It tells the tale of a young Fionn Mac Cumhaill, many years before he became the leader of the Fianna. It all began when he was taken on as an apprentice by a celebrated poet.
One day, the poet told Fionn the story of the Salmon of Knowledge, and that, if caught, it could make any man or woman the most intelligent person in Ireland.
The Salmon of Knowledge
Now, just to put it out there from the beginning – as is the case with many stories from Irish folklore, there are a number of different versions of the story of the Salmon of Knowledge.
The one that I’m about to tell you below was told to me as a child, over 25 years ago. God, 25 years… that’s a depressing thought!
The story all begins back when Fionn, who was still a child at the time, was sent to be an apprentice with a widely regarded poet, name Finnegas.
Hazel Trees and the Wisdom of the World
On one sunny Spring morning, Fionn and the old poet were sat down by the edge of the River Boyne. It was while they sat with their feet dangling over the water that Finnegas recounted the story of the Salmon of Knowledge to Fionn.
The story had been passed to Finnegas by an old druid (Celtic Priest). The druid had explained that there was a salmon that lived in the murky waters of the river.
Sounds pretty normal, right? Well, here’s where the plot thickens. The druid believed that the salmon, a magical Irish folklore creature, had devoured several nuts from a magical hazel tree that had grown near the river.
Once the nuts began to digest in the fishes belly, the wisdom of the world was given to it. Here’s the bit that sparked the interest of Fionn – Finnegas said that the druid believed that the person who ate the salmon would gain its knowledge.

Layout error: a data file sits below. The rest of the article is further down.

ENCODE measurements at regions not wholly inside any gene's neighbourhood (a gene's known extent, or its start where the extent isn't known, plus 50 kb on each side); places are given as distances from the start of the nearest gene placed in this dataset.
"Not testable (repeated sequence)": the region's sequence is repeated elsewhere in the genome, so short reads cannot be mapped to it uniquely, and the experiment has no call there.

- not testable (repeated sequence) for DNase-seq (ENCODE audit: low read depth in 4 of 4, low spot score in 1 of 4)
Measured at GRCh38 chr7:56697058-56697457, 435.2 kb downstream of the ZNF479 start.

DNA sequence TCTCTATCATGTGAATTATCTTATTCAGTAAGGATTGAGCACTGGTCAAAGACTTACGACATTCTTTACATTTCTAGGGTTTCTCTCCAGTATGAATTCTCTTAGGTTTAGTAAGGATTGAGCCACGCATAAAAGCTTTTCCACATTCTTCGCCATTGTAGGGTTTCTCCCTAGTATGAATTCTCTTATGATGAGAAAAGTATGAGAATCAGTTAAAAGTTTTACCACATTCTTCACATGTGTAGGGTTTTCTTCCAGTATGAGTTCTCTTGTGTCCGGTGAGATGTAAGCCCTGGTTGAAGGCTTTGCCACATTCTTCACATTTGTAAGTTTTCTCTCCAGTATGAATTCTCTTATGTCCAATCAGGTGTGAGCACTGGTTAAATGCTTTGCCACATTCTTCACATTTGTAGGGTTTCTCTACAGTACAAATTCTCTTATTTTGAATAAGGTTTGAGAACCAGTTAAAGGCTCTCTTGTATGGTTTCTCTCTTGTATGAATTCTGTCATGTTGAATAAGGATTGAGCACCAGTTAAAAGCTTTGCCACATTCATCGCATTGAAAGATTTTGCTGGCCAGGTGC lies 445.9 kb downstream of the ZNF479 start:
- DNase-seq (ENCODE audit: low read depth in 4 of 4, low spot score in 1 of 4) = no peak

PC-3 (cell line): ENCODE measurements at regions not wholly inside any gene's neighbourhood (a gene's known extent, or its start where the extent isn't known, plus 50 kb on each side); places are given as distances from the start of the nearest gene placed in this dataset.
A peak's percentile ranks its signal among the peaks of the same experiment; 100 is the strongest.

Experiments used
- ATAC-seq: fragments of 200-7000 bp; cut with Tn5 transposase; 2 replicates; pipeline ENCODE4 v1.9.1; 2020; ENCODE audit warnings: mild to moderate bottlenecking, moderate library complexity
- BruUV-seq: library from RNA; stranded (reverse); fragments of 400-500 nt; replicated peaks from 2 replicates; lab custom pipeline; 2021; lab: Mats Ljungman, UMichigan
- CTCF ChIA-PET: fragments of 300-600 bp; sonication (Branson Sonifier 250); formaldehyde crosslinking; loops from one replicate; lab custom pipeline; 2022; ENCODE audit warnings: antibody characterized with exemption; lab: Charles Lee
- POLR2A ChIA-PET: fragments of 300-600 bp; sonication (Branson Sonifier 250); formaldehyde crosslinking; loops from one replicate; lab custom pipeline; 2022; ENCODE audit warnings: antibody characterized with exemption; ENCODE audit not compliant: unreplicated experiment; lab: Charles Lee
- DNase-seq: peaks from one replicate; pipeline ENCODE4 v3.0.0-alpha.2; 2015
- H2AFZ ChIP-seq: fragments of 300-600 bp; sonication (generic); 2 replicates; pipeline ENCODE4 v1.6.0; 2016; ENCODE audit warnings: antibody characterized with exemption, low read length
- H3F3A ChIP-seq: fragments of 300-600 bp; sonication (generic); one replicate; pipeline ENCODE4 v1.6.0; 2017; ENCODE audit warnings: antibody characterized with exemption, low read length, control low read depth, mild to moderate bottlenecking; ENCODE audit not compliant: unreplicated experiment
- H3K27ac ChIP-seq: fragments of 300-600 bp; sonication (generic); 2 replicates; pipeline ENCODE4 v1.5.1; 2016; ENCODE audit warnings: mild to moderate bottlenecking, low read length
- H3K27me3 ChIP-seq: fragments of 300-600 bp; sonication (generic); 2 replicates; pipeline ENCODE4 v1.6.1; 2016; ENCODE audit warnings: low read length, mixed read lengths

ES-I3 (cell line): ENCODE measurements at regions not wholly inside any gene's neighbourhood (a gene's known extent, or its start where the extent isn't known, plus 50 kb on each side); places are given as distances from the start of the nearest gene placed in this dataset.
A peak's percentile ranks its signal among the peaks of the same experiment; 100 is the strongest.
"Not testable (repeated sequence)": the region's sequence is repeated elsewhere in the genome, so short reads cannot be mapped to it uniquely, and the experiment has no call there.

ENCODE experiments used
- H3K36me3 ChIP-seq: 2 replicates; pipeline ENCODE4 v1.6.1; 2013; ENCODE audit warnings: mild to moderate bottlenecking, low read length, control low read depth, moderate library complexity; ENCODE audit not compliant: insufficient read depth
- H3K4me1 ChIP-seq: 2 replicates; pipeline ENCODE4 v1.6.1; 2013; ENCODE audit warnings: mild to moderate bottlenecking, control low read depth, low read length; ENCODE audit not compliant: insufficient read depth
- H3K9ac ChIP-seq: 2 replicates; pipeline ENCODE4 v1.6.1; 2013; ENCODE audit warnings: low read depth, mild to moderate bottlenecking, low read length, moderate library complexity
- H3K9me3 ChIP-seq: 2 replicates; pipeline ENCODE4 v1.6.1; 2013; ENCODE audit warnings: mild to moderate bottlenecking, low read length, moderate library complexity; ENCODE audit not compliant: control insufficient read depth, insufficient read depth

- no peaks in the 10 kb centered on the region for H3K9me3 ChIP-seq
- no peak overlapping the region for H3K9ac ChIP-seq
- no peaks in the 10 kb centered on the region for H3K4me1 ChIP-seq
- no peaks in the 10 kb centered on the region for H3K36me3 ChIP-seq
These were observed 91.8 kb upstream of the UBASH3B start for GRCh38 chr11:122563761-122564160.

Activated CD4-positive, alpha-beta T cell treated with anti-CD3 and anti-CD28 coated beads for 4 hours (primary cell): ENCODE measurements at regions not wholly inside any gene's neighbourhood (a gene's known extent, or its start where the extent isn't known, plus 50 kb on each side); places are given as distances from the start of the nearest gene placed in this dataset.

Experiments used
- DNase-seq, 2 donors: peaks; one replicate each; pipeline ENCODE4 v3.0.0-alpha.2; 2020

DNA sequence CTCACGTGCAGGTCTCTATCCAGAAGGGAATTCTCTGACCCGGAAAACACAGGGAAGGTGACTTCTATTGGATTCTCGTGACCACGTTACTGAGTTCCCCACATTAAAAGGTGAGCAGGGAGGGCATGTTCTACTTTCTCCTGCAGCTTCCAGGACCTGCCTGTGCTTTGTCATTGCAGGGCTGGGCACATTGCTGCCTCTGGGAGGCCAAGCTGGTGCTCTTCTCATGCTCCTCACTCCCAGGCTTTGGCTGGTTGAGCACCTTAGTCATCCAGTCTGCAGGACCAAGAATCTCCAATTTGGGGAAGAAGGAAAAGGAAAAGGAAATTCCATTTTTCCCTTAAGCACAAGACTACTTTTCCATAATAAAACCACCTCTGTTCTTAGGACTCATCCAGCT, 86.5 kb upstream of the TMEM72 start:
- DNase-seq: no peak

Catching the Salmon of Knowledge
The elderly poet had spent many years gazing into the river in an attempt to spot and catch the Salmon of Knowledge.
Alas, he never came close. Then, one day while he and Fionn were sitting by the River Boyne, he saw the glint of an eye peering up from the water below.
Without hesitating, he dived into the water after the fish and managed to grab hold of it, much to both his and the young boy’s surprise.
All didn’t go to plan
Finnegas gave the fish to Fionn and asked him to cook it for him. The poet had waited years for this moment and he was worried that the young boy might betray him.
He told Fionn that under no circumstance could he eat even the tiniest sliver of the fish. Finnegas left as he needed to fetch something from his home.
Fionn did what he was asked and prepared the fish. After a couple of minutes, the salmon was baking away on top of a searing hot stone set above a small fire.
The Salmon had been cooking for a number of minutes when Fionn decided to turn it over to ensure that it was thoroughly cooked. As he did so, his left thumb glanced off of the meat.
Then came the knowledge of the world
It burned painfully and Fionn, without thinking, stuck his thumb into his mouth to ease the pain. He realised his mistake only when it was too late.
When Finegas returned, he knew that something was wrong. He asked Fionn what had happened and all was revealed. After taking a moment to mull the situation over, the poet told Fionn that he would have to eat the fish to see if he could gain its wisdom.
Fionn hurriedly devoured the fish but nothing happened. Clutching at straws, Fionn decided to stick his thumb in his mouth again, and that’s when it everything changed.
As soon as he put his thumb in his mouth he felt a surge of energy and knew that the wisdom given to the salmon by the magic hazel trees was now his.
The wisdom given to Fionn by the salmon made him the wisest man in Ireland. Fionn grew up to be the great ancient warrior that we know today.
Keith O’Hara has lived in Ireland for 34 years and has spent most of the last 10 years creating what is now The Irish Road Trip guide. Over the years, the website has published thousands of meticulously researched Ireland travel guides, welcoming 30 million+ visitors along the way. In 2022, the Irish Road Trip team published the world’s largest collection of Irish Road Trip itineraries. Keith lives in Dublin with his dog Toby and finds writing in the 3rd person minus craic altogether.